“The benefits for children without a disability learning Makaton are immense,” the tutor enthused.

“We have had a sharp increase in complex SEN in mainstream primary schools across the borough so we have had to adapt and differentiate more widely than ever before.

“We also have a chronic shortage of SALT so using an inclusive and well researched intervention has been essential in supporting children’s understanding and increasing their inclusion across the school.

“The benefits are clear to see – children who are non-verbal can use it and respond to it as its kinaesthetic approach engages, motivates and helps children retain instruction. Children with language are motivated to use it and enjoy any signing sessions. They’re always eager to sign and this allows them to interact more with the children with more complex needs.

“Makaton allows children to interact and engage with others who would have otherwise been passive in the environment around them.

“It’s massively important for children with additional needs to have other kids know how to communicate with them.

“It gives them a voice and allows their voice to be heard. It is a building block to developing social skills and interactions, and it allows for inclusion and access to the curriculum.”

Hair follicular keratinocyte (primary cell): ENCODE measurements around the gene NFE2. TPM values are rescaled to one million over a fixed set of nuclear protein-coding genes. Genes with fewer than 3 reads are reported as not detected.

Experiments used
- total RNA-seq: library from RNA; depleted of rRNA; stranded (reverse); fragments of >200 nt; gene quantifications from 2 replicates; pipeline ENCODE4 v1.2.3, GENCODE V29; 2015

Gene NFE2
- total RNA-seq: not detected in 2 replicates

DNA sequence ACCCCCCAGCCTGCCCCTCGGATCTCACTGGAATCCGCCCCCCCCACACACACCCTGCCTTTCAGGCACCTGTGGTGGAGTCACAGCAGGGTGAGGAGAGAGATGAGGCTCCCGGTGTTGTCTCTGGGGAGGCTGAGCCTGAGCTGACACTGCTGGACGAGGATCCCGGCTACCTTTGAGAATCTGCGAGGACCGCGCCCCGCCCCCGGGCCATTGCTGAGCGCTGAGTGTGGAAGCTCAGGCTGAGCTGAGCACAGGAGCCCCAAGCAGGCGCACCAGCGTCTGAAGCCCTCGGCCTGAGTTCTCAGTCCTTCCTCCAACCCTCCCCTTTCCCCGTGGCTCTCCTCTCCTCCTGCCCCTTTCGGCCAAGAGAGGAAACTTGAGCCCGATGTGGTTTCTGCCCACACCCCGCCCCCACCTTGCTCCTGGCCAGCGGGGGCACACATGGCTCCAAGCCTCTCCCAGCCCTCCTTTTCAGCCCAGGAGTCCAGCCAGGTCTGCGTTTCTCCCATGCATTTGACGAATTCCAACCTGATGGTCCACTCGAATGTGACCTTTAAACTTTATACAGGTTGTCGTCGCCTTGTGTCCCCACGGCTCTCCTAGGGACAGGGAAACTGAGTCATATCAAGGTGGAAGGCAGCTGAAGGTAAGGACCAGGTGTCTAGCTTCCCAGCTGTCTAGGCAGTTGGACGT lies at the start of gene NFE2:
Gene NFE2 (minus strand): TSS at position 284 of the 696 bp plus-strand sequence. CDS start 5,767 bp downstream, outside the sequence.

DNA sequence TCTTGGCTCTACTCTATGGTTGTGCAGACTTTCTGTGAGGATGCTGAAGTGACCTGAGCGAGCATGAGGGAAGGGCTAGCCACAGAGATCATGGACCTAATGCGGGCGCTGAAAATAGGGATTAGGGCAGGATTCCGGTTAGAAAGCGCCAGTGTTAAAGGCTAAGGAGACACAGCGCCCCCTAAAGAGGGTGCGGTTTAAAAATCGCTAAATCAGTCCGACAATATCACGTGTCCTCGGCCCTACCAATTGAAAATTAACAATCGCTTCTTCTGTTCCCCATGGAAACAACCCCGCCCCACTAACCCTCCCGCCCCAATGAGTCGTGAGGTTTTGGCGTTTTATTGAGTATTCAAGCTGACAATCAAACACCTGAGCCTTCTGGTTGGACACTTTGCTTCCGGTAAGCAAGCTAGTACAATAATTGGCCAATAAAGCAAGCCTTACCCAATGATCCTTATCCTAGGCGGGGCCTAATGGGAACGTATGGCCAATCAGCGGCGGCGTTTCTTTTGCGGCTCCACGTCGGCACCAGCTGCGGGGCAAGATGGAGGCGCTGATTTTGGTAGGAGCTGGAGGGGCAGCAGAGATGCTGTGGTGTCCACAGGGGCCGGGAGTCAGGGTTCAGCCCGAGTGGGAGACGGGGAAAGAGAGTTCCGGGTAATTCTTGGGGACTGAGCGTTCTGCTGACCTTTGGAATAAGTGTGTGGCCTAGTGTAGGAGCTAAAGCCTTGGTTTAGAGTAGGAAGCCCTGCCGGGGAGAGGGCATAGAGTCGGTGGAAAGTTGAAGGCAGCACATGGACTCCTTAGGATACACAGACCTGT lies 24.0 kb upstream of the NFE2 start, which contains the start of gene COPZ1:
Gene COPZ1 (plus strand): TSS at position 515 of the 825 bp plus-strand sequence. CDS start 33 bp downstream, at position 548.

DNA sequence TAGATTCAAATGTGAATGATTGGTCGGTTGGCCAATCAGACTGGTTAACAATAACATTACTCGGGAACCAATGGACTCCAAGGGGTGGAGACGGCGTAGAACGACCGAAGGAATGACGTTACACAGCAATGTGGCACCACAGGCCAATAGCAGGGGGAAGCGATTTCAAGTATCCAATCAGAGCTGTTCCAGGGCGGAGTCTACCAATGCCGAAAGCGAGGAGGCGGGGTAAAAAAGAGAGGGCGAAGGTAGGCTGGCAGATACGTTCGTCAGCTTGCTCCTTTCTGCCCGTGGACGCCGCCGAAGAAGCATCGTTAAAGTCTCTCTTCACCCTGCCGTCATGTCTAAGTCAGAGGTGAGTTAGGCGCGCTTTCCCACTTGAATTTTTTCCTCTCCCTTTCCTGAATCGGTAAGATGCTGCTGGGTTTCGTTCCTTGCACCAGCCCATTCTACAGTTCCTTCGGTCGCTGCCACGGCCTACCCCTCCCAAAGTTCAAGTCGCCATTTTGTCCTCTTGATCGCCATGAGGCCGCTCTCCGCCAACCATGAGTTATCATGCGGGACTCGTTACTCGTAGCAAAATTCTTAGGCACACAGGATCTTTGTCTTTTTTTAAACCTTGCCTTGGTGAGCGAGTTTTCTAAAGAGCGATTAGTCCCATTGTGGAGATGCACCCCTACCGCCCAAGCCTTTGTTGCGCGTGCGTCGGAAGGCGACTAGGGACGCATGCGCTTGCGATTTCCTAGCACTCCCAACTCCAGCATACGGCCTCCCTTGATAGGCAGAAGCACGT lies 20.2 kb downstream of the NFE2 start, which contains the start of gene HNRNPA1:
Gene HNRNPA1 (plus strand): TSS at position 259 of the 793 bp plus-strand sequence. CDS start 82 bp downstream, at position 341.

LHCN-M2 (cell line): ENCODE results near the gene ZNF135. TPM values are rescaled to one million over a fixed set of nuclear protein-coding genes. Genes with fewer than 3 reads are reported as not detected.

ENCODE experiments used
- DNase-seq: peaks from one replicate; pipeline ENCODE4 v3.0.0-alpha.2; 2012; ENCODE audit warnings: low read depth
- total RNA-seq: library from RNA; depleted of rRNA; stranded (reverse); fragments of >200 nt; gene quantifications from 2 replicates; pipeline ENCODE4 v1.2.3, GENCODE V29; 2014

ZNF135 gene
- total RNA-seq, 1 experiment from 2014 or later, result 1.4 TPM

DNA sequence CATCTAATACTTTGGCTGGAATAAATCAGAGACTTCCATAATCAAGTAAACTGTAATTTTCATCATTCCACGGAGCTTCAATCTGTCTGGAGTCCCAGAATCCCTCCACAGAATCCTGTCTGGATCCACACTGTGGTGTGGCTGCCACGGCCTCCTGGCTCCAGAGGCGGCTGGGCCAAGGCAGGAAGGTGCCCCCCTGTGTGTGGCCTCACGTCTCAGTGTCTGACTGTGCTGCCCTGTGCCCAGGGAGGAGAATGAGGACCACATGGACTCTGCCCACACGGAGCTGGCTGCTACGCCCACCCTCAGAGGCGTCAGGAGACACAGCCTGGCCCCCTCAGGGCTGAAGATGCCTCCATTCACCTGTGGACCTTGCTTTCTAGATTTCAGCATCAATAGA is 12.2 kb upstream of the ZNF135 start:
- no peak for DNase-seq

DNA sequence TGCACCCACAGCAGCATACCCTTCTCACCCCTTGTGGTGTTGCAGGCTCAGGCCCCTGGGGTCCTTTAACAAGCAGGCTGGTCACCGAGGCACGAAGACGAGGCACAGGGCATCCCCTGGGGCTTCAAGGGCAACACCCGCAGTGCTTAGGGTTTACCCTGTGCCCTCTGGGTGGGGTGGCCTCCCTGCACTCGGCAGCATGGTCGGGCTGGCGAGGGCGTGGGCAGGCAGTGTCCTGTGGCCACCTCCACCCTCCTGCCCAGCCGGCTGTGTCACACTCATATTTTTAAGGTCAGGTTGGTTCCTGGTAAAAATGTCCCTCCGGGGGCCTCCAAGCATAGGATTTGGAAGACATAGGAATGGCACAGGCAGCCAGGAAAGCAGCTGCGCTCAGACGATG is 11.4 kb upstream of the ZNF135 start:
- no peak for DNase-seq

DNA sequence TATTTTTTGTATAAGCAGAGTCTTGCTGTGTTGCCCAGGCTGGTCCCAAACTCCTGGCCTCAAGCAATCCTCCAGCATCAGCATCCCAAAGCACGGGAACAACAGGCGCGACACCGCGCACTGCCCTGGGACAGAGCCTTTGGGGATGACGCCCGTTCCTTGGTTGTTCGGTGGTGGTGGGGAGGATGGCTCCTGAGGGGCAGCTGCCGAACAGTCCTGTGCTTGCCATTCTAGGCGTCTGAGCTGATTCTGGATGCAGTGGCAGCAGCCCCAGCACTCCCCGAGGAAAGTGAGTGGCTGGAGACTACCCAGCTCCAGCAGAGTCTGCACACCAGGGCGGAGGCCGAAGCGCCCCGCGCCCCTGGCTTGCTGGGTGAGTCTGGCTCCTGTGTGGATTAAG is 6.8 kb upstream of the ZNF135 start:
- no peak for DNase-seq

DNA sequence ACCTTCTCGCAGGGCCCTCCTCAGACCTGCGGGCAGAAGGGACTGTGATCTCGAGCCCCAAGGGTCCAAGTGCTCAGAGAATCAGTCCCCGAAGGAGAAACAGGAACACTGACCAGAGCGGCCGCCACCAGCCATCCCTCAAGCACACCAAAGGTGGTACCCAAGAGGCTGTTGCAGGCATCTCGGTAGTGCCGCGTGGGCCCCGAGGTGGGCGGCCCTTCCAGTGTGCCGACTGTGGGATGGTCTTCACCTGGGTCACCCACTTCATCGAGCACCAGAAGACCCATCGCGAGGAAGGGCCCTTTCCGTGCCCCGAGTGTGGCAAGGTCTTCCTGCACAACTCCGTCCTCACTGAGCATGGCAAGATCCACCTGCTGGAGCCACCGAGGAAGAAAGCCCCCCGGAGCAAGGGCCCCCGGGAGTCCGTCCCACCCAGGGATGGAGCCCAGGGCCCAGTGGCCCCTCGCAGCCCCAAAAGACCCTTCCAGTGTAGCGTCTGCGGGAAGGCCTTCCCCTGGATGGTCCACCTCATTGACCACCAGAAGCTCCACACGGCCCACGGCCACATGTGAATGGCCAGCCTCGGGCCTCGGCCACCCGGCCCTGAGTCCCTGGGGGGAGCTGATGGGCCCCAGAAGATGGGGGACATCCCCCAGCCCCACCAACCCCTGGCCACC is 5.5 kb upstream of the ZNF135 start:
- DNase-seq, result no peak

With Catherine and the national Makaton charity looking to further implement stages of learning the language in mainstream schools, they are working tirelessly to develop new styles of training and activities for teachers to get to grips with it moving forward.

“I try to involve teachers in using Makaton as much as possible through things like sign of the week and promotion in weekly briefings and I offer training to all staff and ensure they have the signs for special occasions such as Christmas signs so children can sign in carol concerts and the likes,” she added.

And Catherine stressed the importance of the younger generation without communication needs learning the language has in shaping their development, attitudes and understanding of diversity in the world.

She said: “Makaton encourages acceptance of differences. Any children with English as an additional language can also benefit from it as often it’s easier to use a sign.

“When you are in the early stages of communicating in a new language the children are very motivated to use it. The use of Makaton allows children to come together and interact with each other through a level playing field where all voices can be heard.”

With the continuing rise and success of the movement, as society becomes more disability aware national programmes and initiatives are being implemented to further support the growing demand and encourage other schools to get on board.

“The Makaton friendly award is being given to institutions who are using Makaton and able to understand its use,” Catherine explained.

“We have not applied for accreditation yet but hope to in the near future,” added the ambitious tutor. If your child attends a mainstream school where Makaton is used, get in touch with your experiences!